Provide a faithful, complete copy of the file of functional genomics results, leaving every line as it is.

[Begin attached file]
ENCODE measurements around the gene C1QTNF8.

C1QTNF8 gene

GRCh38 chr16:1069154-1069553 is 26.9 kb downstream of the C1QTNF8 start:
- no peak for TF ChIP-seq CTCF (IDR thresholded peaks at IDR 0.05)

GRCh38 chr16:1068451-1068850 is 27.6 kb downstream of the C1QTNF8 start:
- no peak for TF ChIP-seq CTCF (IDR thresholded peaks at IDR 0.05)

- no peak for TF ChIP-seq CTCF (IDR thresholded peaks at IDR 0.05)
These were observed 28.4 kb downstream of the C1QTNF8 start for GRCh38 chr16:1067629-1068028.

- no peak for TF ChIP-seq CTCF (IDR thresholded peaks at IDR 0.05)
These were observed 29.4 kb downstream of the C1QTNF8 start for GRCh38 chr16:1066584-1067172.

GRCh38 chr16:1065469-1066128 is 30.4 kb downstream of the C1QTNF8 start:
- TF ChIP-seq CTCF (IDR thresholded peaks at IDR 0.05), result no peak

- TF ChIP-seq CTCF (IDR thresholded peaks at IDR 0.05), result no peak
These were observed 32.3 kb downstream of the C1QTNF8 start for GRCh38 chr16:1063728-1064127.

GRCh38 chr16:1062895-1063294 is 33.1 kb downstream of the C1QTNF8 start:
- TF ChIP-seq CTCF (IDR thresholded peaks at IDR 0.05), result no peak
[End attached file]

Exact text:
ENCODE measurements around the gene C1QTNF8.

C1QTNF8 gene

GRCh38 chr16:1069154-1069553 is 26.9 kb downstream of the C1QTNF8 start:
- no peak for TF ChIP-seq CTCF (IDR thresholded peaks at IDR 0.05)

GRCh38 chr16:1068451-1068850 is 27.6 kb downstream of the C1QTNF8 start:
- no peak for TF ChIP-seq CTCF (IDR thresholded peaks at IDR 0.05)

- no peak for TF ChIP-seq CTCF (IDR thresholded peaks at IDR 0.05)
These were observed 28.4 kb downstream of the C1QTNF8 start for GRCh38 chr16:1067629-1068028.

- no peak for TF ChIP-seq CTCF (IDR thresholded peaks at IDR 0.05)
These were observed 29.4 kb downstream of the C1QTNF8 start for GRCh38 chr16:1066584-1067172.

GRCh38 chr16:1065469-1066128 is 30.4 kb downstream of the C1QTNF8 start:
- TF ChIP-seq CTCF (IDR thresholded peaks at IDR 0.05), result no peak

- TF ChIP-seq CTCF (IDR thresholded peaks at IDR 0.05), result no peak
These were observed 32.3 kb downstream of the C1QTNF8 start for GRCh38 chr16:1063728-1064127.

GRCh38 chr16:1062895-1063294 is 33.1 kb downstream of the C1QTNF8 start:
- TF ChIP-seq CTCF (IDR thresholded peaks at IDR 0.05), result no peak